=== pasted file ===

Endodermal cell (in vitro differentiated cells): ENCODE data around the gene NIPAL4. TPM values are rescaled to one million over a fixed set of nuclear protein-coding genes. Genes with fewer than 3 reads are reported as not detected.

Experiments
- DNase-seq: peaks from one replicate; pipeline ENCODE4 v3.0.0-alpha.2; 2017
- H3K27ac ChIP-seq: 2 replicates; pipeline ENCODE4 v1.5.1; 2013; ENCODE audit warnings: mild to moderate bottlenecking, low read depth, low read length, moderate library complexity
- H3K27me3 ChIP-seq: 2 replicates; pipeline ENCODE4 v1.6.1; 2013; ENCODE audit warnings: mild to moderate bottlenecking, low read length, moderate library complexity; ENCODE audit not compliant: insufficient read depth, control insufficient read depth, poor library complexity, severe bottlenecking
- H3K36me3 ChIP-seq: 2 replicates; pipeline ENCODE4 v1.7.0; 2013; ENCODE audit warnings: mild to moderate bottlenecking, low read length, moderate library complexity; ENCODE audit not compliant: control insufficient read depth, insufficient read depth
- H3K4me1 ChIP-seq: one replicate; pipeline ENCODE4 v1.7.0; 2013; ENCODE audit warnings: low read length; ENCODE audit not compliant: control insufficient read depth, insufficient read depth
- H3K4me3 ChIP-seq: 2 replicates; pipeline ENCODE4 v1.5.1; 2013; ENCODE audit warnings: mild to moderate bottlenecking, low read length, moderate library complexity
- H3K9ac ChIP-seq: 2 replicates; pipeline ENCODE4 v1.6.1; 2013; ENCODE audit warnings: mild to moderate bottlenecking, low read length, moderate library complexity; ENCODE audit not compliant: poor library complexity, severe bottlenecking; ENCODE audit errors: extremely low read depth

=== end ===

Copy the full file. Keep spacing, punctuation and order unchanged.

Endodermal cell (in vitro differentiated cells): ENCODE data around the gene NIPAL4. TPM values are rescaled to one million over a fixed set of nuclear protein-coding genes. Genes with fewer than 3 reads are reported as not detected.

Experiments
- DNase-seq: peaks from one replicate; pipeline ENCODE4 v3.0.0-alpha.2; 2017
- H3K27ac ChIP-seq: 2 replicates; pipeline ENCODE4 v1.5.1; 2013; ENCODE audit warnings: mild to moderate bottlenecking, low read depth, low read length, moderate library complexity
- H3K27me3 ChIP-seq: 2 replicates; pipeline ENCODE4 v1.6.1; 2013; ENCODE audit warnings: mild to moderate bottlenecking, low read length, moderate library complexity; ENCODE audit not compliant: insufficient read depth, control insufficient read depth, poor library complexity, severe bottlenecking
- H3K36me3 ChIP-seq: 2 replicates; pipeline ENCODE4 v1.7.0; 2013; ENCODE audit warnings: mild to moderate bottlenecking, low read length, moderate library complexity; ENCODE audit not compliant: control insufficient read depth, insufficient read depth
- H3K4me1 ChIP-seq: one replicate; pipeline ENCODE4 v1.7.0; 2013; ENCODE audit warnings: low read length; ENCODE audit not compliant: control insufficient read depth, insufficient read depth
- H3K4me3 ChIP-seq: 2 replicates; pipeline ENCODE4 v1.5.1; 2013; ENCODE audit warnings: mild to moderate bottlenecking, low read length, moderate library complexity
- H3K9ac ChIP-seq: 2 replicates; pipeline ENCODE4 v1.6.1; 2013; ENCODE audit warnings: mild to moderate bottlenecking, low read length, moderate library complexity; ENCODE audit not compliant: poor library complexity, severe bottlenecking; ENCODE audit errors: extremely low read depth